Redécoupage des circonscriptions fédérales de 2022

Commentaire 17 (23 juin 2022) commentaires et rétroaction

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Les documents ci-dessous sont affichés dans la langue officielle d'origine tels qu'ils ont été reçus.

Dr. James A. McAllister

The federal electoral boundaries commission has released its proposals to show how it wants to redraw Manitoba's riding boundaries, but it has made a major error in its proposals for the Churchill-Keewatinook Aski district, an error which exacerbates problems with the existing boundaries. The commission plans to increase the riding's population, but its sheer size and the remoteness of some communities currently makes effective representation in Ottawa problematic to the extreme and the commission proposes to make these problems worse.

The commission points out that the federal Electoral Boundaries Readjustment Act permits a variance from the provincial average to maintain a manageable geographic size for ridings in sparsely populated, rural or northern regions of the province and then goes on to ignore this provision of the Act. It permits the commission to take into account circumstances that are extraordinary as just cause to increase the variance from one district to another, but the commission ignores this provision when it comes to northern Manitoba. The commission says that it recognizes that any redistribution must involve protecting the constitutional rights of the Indigenous communities and cites sections 25 and 35 of the Charter, but it proposes to make the problems of adequate representation worse for Indigenous peoples living in northern Manitoba.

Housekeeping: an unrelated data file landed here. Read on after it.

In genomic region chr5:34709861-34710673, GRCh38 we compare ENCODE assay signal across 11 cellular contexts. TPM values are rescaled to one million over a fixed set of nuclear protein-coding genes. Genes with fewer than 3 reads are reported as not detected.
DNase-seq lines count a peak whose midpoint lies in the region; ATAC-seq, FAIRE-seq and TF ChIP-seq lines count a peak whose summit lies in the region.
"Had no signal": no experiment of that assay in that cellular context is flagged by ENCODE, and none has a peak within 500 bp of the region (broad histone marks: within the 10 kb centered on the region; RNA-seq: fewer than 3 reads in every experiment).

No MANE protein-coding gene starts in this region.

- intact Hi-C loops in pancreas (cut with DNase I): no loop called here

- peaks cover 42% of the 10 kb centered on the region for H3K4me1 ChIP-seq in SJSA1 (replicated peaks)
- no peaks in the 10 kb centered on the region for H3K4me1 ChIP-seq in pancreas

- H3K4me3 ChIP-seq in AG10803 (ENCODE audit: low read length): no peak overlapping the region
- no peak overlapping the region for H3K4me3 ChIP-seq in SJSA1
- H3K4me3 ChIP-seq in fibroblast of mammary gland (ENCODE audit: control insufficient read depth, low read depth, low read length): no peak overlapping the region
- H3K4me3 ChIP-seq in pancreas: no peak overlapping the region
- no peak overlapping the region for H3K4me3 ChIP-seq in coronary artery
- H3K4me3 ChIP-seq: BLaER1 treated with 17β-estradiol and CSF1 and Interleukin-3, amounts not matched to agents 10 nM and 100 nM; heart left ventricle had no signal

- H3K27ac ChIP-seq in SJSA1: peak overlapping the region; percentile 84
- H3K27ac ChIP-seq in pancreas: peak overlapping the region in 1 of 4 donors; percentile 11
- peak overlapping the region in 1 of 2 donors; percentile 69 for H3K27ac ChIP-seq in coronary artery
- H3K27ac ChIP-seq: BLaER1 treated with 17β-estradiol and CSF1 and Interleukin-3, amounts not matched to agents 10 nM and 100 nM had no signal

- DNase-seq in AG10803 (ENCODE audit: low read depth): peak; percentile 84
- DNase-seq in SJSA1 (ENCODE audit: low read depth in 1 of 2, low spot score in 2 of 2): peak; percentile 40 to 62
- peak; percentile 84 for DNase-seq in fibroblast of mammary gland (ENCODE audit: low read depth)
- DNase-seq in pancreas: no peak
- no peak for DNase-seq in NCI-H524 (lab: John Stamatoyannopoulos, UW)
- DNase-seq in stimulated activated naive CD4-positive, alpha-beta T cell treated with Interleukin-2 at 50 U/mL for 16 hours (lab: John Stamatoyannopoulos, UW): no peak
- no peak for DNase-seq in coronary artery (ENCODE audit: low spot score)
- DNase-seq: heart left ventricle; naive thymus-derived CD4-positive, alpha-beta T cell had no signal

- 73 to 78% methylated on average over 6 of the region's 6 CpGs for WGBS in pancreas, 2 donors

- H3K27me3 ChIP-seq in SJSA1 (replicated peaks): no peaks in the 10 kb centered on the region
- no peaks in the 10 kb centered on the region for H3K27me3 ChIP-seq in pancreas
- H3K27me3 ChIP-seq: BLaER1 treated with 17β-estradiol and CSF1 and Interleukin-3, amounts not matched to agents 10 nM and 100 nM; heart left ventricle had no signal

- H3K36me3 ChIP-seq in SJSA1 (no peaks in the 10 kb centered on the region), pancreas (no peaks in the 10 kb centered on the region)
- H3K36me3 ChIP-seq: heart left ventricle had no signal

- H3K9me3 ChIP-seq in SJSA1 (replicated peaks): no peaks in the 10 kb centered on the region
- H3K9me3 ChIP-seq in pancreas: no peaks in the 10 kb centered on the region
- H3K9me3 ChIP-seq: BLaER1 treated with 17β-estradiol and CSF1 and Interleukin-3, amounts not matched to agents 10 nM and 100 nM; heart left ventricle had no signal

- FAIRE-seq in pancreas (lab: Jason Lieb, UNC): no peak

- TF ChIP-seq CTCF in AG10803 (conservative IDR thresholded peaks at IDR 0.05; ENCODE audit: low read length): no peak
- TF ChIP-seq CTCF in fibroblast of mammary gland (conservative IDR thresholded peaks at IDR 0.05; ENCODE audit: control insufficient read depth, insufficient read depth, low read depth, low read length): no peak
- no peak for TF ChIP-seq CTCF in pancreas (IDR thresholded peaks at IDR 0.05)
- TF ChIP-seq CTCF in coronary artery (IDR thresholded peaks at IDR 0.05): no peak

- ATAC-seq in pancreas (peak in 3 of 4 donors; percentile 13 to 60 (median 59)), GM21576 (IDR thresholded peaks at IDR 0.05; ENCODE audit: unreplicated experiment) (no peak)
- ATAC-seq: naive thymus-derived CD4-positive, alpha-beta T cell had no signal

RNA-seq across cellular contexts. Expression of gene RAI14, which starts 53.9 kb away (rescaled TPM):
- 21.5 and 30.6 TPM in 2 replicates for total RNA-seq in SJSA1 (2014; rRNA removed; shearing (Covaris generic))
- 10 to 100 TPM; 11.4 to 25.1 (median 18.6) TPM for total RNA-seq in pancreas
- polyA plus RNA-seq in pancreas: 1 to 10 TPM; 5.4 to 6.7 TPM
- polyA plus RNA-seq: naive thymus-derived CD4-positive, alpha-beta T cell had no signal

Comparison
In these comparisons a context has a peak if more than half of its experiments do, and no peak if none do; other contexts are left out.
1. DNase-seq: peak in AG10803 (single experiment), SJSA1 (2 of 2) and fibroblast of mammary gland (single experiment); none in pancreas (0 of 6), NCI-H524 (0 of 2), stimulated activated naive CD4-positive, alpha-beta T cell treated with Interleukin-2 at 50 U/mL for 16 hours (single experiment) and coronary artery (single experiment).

The commission is proposing to expand the boundaries of one, northern Manitoba riding, increase its population from 81,258 to 89,132 and have it include a land mass covering four fifths of the province. Elsewhere, federal commissions have recognized the unique nature of their northern and remote regions. In Saskatchewan, their current commission has indicated that a substantial variation from the electoral quota is potentially justified and has proposed their northern district be reduced to 45,524 people. In Ontario and Newfoundland and Labrador, previous federal commissions concluded that there were reasonable grounds to apply the extraordinary circumstances provision of the Act. Also, each of the northern Canadian territories has one MP who represents a fraction of the population of districts south of 60.

The commission should recognize the absurdity of the current situation in Manitoba, recognize the extraordinary circumstances of the north and reduce the geographic size and population of Churchill-Keewatinook Aski, not increase it.

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